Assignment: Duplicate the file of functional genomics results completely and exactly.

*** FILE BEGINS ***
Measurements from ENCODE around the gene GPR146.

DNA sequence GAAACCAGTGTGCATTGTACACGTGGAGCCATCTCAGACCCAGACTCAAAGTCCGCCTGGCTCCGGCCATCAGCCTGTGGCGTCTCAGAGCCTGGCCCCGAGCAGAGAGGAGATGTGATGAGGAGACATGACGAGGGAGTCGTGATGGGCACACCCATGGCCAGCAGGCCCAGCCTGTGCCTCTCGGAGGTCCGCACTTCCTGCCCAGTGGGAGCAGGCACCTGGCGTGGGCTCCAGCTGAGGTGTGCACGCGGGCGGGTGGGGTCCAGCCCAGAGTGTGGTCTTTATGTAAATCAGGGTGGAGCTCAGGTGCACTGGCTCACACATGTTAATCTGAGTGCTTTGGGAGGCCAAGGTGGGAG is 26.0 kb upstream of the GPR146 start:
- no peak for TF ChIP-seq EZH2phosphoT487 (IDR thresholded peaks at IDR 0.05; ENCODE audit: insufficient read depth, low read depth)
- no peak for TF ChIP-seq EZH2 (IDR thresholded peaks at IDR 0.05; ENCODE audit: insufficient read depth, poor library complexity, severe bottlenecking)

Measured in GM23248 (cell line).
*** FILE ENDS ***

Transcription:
Measurements from ENCODE around the gene GPR146.

DNA sequence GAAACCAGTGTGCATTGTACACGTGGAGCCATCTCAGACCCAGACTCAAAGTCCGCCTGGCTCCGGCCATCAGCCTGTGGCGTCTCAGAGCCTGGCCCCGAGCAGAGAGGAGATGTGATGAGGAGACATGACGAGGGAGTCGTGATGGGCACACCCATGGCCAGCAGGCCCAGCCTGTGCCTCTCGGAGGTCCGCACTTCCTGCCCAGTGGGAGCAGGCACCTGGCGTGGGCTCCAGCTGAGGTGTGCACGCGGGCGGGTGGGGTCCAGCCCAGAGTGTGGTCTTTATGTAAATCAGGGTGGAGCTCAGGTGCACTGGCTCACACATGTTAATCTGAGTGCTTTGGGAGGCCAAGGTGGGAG is 26.0 kb upstream of the GPR146 start:
- no peak for TF ChIP-seq EZH2phosphoT487 (IDR thresholded peaks at IDR 0.05; ENCODE audit: insufficient read depth, low read depth)
- no peak for TF ChIP-seq EZH2 (IDR thresholded peaks at IDR 0.05; ENCODE audit: insufficient read depth, poor library complexity, severe bottlenecking)

Measured in GM23248 (cell line).